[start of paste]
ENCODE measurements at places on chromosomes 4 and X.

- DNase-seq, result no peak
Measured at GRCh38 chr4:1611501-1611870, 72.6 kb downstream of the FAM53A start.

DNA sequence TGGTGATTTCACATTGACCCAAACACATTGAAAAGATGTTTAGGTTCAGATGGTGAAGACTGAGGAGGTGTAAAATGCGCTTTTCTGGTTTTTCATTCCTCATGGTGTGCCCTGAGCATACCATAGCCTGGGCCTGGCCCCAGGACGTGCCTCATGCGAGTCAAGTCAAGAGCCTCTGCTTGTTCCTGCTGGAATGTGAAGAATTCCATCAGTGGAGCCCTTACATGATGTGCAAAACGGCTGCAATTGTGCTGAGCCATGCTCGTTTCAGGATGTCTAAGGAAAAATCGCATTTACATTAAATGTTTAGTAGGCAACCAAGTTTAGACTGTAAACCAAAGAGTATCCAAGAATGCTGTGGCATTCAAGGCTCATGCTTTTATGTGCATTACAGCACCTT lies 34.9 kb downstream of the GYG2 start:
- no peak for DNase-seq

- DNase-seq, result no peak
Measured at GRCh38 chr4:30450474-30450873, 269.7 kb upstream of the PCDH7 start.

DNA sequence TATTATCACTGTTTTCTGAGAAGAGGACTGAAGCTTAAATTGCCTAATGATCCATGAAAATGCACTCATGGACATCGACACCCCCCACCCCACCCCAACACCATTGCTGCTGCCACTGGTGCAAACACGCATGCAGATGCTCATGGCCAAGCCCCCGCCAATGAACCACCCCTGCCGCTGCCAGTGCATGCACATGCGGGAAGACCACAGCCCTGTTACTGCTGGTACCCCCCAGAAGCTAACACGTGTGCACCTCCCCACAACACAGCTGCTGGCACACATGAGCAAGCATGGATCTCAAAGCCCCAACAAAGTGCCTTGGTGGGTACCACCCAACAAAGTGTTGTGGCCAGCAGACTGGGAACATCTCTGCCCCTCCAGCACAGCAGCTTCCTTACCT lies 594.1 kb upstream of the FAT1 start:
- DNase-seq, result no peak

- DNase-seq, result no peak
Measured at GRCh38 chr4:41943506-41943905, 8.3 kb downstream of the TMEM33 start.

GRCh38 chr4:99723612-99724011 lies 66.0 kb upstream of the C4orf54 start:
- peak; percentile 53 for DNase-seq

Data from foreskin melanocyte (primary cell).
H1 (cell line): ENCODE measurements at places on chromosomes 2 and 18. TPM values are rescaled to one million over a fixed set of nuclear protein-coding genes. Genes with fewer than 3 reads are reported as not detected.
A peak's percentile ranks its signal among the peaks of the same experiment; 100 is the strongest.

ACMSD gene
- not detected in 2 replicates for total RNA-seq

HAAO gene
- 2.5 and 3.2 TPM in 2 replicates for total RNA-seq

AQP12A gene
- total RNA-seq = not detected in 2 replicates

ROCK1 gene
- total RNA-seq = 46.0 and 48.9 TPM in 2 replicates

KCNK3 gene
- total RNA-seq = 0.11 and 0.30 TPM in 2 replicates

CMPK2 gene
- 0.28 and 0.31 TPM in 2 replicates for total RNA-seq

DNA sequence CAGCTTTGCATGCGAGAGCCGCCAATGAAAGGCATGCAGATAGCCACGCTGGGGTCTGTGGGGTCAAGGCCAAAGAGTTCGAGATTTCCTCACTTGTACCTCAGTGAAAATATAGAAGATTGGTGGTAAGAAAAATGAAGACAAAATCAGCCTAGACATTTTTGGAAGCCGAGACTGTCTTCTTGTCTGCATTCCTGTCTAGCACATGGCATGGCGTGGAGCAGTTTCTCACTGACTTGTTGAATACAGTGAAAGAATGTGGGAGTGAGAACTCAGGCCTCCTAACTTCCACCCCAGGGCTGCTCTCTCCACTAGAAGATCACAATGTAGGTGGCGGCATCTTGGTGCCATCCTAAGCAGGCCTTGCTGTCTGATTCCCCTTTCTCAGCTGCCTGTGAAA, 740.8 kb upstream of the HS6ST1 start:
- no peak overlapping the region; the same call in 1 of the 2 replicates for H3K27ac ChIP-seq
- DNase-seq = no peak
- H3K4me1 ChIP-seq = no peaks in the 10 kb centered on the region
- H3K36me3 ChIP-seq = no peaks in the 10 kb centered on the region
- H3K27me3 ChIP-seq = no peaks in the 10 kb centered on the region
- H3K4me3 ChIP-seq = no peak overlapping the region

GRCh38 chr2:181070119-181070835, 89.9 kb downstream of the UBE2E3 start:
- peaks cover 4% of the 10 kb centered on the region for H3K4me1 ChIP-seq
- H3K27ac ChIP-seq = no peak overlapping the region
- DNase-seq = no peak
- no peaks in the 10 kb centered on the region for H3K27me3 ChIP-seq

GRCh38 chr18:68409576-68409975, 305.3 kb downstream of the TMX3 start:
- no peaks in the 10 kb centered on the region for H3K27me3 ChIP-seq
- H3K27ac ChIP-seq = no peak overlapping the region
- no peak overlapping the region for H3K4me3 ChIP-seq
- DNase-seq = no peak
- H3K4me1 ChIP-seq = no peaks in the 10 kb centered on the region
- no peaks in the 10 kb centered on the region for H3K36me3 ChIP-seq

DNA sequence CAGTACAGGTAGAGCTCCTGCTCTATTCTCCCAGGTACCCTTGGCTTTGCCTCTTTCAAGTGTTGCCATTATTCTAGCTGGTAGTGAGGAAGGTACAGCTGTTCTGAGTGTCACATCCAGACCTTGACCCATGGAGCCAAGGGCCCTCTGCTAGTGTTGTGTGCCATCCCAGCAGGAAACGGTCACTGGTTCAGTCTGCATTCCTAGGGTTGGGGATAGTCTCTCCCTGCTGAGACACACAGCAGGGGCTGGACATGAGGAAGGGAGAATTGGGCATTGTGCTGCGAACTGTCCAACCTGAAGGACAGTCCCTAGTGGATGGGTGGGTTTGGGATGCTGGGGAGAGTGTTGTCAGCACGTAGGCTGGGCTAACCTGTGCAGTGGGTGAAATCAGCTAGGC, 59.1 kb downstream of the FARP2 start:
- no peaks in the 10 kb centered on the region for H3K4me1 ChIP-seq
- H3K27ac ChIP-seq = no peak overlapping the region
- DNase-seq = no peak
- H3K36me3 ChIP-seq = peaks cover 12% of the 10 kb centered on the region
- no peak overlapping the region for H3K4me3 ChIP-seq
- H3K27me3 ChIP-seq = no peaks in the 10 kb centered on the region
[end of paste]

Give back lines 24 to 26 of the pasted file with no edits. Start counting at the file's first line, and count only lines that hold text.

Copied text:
- total RNA-seq = 46.0 and 48.9 TPM in 2 replicates

KCNK3 gene
- total RNA-seq = 0.11 and 0.30 TPM in 2 replicates